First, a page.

Santiago Lyon: I won’t comment on The Sunday Times; they are free to set their own policies as they see fit. War photography is inherently a really dangerous business. I did it for many years. I was wounded myself and I had a lot of friends and colleagues killed over the years.
So, I know what that’s about. I think what needs to happen is for the various organisations to set the policies they are comfortable with and live with them or live by them. Certainly at The Associated Press we have guidelines and we are in the process of examining them again to make sure that we’re comfortable with them.
I think that the freelance community is particularly at risk because they don’t, typically, have the backing of large organisations so when they do get into trouble, they’re on their own. So, we need to ask ourselves what can be done to mitigate that. What organisations can help? It’s a complicated situation and a complicated story.
But I don’t think that by giving awards to combat photography we’re encouraging people to behave irresponsibly. I don’t think so. I think that the people that do this kind of work are really committed to it and believe in it really strongly, and that they’re going to do it regardless. I don’t think there are that many people that do that kind of work thinking about prizes. I do think prizes are a good inspiration for people when they get them. Certainly, I won a couple of World Press Photo prizes, and I know that when I got them, it inspired me.
Olivier Laurent: As a vice president at The Associated Press, how do you feel about your agency winning eight prizes this year?
Santiago Lyon: That’s a testament to the talent of the people we have working for us. The question you’re asking me is “Wait a minute, you’re the chair of the jury and your agency walks away with all these prizes…” I can see how some people might wonder about that, but the process is incredibly transparent.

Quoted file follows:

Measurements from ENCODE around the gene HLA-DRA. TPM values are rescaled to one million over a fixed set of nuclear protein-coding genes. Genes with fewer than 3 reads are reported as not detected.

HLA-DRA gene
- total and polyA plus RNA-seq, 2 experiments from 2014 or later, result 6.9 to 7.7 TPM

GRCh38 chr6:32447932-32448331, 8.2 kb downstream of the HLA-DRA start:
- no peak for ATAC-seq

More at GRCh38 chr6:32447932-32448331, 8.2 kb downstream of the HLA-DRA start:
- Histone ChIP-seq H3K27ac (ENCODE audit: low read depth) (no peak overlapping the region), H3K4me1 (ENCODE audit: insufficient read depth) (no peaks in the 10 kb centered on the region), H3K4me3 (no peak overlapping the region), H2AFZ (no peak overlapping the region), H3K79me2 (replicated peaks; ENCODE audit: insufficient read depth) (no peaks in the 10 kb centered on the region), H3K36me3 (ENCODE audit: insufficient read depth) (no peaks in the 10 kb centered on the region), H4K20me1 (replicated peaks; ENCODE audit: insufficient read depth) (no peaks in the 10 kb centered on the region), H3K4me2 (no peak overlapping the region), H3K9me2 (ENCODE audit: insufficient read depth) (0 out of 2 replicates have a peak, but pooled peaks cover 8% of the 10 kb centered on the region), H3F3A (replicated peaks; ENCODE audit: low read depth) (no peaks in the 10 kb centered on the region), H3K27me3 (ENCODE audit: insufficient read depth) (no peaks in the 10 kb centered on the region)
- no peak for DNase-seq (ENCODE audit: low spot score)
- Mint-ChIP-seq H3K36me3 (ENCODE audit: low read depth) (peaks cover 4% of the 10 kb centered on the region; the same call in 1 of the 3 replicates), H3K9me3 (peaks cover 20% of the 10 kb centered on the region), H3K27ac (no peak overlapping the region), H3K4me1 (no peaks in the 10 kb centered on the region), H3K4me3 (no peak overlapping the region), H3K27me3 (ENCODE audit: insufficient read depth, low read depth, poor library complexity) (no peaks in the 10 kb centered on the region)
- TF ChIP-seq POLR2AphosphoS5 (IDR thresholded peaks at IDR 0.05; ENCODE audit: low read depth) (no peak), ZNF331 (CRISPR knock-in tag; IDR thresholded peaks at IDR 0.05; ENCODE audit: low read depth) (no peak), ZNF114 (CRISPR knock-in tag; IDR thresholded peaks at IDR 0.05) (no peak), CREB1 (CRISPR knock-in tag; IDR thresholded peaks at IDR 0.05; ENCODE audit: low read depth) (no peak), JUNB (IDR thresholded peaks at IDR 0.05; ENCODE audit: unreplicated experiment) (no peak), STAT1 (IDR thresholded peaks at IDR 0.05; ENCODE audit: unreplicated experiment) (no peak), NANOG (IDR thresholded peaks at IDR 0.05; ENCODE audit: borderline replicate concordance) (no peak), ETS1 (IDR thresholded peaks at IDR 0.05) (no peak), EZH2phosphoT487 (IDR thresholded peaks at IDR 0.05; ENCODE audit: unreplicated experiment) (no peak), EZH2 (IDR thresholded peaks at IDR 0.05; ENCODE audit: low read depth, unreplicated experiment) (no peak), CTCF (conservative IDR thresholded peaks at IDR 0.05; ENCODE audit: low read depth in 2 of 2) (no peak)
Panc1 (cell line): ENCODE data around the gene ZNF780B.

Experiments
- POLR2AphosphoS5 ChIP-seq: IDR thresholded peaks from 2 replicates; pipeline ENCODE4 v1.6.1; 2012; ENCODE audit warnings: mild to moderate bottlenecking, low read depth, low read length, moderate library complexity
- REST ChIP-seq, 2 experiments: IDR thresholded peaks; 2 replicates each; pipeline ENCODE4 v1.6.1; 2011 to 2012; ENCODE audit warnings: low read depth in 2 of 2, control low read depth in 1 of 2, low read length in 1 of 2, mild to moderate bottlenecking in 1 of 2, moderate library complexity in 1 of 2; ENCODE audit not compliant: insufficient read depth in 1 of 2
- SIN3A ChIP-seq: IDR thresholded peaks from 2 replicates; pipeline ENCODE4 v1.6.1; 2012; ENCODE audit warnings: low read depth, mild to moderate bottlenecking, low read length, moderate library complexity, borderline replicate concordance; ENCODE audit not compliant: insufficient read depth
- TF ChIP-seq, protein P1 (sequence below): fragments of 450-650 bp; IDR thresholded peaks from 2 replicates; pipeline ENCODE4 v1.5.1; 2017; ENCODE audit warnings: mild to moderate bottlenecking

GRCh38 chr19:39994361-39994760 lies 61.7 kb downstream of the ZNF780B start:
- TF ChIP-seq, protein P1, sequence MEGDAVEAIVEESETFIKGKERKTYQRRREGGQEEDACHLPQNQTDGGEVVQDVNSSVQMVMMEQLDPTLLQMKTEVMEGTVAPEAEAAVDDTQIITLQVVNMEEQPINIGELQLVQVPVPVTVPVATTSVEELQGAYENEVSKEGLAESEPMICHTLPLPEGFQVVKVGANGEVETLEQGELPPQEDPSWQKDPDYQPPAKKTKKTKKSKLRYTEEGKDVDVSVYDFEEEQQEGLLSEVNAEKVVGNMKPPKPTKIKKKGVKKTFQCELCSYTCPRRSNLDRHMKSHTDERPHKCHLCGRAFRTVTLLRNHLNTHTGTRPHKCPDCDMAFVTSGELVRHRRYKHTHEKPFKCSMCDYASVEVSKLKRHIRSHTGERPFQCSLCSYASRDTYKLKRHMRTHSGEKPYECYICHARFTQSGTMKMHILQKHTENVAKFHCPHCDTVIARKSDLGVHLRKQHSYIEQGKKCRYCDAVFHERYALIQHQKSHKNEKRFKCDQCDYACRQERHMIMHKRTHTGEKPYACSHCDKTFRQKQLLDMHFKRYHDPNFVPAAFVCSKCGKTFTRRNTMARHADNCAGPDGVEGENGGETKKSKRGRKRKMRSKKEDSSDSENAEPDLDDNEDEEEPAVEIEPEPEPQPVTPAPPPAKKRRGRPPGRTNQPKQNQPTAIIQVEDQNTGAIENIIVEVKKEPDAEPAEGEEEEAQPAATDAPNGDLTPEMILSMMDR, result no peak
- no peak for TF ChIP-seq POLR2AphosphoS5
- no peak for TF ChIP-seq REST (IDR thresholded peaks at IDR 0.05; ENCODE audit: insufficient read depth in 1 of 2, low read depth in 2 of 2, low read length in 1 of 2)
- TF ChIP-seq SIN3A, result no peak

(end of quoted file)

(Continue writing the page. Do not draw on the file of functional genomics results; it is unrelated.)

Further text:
I had never seen the process before and I always wondered what it was like. Affiliations were made clear, and certainly, one person in a nine-person jury cannot sway the vote. Some people, in fact, would say that it put you at a disadvantage because people will know that you have an association to the work. So, here, those images all stood up by themselves.
They didn’t need my help. I voted for them when I thought they were strong, and when I didn’t think they were strong, I didn’t vote for them. But I’m really proud. I think it’s the most prizes that we’ve ever come away with. I’m very happy for all the AP photographers involved. I think it shows that we have people all around the world with a high level of talent. That’s inspiring.
FEBRUARY 2017 ISSUE: Tales of the City: Richard Renaldi’s overture to New York is our February 2017 cover story. Skate photography legend French Fred provides a fresh take on urban form, Dayanitah Singh navigates India’s industrial legacy, and Mark Neville records children at play, from the East End of London to Afghanistan’s Helmand Province. Plus we speak to Richard Mosse about his large-scale work debuting at The Barbican, and we give our verdict on the Canon EOS 5D Mk IV. It’s available to order online now.